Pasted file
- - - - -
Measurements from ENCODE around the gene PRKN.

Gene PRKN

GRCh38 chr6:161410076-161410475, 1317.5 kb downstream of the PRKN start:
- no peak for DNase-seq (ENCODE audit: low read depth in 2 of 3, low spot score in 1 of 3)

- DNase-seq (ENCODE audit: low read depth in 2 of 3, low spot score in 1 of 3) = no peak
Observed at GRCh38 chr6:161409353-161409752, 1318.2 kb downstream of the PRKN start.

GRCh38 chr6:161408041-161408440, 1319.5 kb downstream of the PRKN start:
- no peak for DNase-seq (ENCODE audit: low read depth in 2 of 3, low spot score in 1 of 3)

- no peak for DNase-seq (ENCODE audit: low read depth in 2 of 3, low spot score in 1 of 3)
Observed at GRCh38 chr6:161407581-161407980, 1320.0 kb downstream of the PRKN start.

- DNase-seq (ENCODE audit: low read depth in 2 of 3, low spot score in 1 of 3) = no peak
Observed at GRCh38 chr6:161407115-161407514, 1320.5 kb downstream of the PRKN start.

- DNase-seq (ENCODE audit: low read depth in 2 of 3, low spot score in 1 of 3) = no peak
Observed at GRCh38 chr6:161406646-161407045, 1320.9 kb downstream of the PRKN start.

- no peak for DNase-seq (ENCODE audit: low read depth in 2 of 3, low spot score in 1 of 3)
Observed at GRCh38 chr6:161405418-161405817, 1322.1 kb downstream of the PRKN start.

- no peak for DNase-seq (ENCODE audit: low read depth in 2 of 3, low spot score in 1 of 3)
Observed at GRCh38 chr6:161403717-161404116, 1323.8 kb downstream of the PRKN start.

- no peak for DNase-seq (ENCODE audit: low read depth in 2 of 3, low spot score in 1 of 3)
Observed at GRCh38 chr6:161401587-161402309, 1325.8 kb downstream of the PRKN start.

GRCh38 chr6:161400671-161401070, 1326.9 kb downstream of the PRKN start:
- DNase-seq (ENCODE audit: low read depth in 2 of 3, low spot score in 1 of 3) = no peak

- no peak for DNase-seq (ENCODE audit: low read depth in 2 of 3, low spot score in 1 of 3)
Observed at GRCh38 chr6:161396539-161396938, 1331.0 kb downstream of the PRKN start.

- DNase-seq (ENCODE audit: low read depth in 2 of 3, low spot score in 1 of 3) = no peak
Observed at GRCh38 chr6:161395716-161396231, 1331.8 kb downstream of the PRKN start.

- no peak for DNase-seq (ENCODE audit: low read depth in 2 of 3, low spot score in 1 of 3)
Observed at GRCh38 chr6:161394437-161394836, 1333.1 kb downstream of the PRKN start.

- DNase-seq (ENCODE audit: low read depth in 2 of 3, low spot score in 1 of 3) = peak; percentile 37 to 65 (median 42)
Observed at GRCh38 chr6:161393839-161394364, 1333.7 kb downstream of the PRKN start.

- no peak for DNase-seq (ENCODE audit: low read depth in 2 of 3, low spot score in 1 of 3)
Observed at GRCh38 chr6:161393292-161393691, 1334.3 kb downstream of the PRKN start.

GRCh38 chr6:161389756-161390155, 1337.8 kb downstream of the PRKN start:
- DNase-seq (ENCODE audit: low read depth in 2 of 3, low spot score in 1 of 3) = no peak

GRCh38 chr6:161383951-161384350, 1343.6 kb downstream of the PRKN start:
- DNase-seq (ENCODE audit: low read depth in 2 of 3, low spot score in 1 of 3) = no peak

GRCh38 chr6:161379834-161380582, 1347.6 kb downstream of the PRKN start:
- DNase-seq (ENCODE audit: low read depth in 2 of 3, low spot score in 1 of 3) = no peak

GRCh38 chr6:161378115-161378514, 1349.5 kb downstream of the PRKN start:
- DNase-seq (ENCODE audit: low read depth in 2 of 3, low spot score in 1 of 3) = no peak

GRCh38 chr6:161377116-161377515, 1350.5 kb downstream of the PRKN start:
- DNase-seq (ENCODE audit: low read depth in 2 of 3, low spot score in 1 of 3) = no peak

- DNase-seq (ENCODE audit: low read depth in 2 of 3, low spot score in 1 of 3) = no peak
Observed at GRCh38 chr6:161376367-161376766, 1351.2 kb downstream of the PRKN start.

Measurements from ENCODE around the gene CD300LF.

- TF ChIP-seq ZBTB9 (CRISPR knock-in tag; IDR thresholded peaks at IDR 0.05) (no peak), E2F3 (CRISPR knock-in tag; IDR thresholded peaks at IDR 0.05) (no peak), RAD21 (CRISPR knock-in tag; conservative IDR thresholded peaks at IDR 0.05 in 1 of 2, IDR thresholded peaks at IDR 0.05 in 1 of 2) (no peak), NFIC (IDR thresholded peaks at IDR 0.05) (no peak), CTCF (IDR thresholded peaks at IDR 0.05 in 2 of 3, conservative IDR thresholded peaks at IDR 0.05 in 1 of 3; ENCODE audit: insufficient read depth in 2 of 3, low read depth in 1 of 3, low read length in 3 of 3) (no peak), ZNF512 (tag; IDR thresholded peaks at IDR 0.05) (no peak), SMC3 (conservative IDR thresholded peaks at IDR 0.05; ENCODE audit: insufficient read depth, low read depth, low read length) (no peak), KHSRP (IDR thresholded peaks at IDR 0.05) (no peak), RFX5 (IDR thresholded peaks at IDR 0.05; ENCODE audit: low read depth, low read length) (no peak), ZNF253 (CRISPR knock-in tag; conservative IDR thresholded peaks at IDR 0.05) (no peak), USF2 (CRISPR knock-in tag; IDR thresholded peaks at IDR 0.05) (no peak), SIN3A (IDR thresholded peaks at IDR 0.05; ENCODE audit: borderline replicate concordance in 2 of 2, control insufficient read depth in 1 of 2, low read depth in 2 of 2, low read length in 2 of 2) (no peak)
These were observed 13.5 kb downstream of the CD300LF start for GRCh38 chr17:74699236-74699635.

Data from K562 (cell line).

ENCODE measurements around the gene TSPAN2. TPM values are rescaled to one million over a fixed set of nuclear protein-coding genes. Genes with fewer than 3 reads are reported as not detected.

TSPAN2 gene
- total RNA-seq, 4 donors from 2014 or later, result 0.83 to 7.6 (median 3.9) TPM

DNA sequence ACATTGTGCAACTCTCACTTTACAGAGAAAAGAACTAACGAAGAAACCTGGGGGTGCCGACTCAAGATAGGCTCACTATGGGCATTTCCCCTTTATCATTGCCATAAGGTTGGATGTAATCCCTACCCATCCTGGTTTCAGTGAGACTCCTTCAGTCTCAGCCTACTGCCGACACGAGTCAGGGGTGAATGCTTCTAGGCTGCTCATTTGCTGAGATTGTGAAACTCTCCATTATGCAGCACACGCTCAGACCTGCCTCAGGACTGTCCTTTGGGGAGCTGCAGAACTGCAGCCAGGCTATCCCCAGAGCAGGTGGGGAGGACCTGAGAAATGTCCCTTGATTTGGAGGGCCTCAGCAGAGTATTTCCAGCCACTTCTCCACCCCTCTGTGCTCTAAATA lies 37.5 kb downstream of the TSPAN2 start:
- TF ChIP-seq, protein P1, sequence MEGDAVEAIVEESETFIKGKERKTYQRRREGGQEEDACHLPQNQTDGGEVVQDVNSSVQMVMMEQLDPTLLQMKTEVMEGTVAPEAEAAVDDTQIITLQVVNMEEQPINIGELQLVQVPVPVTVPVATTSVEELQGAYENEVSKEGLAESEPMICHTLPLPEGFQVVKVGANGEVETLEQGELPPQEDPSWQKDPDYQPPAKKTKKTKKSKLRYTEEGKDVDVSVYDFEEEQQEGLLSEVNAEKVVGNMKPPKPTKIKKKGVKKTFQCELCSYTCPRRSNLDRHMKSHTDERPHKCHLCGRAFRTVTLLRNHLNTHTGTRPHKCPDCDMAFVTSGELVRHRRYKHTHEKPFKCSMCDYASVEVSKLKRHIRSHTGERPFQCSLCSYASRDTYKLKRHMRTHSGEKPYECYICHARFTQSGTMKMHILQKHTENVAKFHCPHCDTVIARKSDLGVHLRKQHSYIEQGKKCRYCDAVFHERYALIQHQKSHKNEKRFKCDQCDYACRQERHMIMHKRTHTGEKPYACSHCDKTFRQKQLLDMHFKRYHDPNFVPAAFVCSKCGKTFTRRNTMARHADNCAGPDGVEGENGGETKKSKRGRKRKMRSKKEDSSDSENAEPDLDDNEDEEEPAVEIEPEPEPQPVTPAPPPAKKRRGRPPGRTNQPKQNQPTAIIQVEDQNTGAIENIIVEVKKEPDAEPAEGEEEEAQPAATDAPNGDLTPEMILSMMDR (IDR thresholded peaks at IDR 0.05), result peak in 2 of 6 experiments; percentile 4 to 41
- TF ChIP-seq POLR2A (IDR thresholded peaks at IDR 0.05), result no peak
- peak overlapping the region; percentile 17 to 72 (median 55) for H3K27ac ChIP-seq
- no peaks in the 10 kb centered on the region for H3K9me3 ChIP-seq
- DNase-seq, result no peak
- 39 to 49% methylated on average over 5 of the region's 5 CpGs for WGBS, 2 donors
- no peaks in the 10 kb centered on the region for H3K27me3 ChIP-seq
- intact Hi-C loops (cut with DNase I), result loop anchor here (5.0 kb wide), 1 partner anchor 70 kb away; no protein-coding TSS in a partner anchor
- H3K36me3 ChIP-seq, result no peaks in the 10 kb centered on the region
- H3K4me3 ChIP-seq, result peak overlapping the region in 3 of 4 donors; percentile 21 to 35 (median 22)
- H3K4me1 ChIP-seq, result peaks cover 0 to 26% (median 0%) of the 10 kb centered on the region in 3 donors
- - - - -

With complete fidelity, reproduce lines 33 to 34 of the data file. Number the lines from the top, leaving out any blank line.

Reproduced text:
GRCh38 chr6:161389756-161390155, 1337.8 kb downstream of the PRKN start:
- DNase-seq (ENCODE audit: low read depth in 2 of 3, low spot score in 1 of 3) = no peak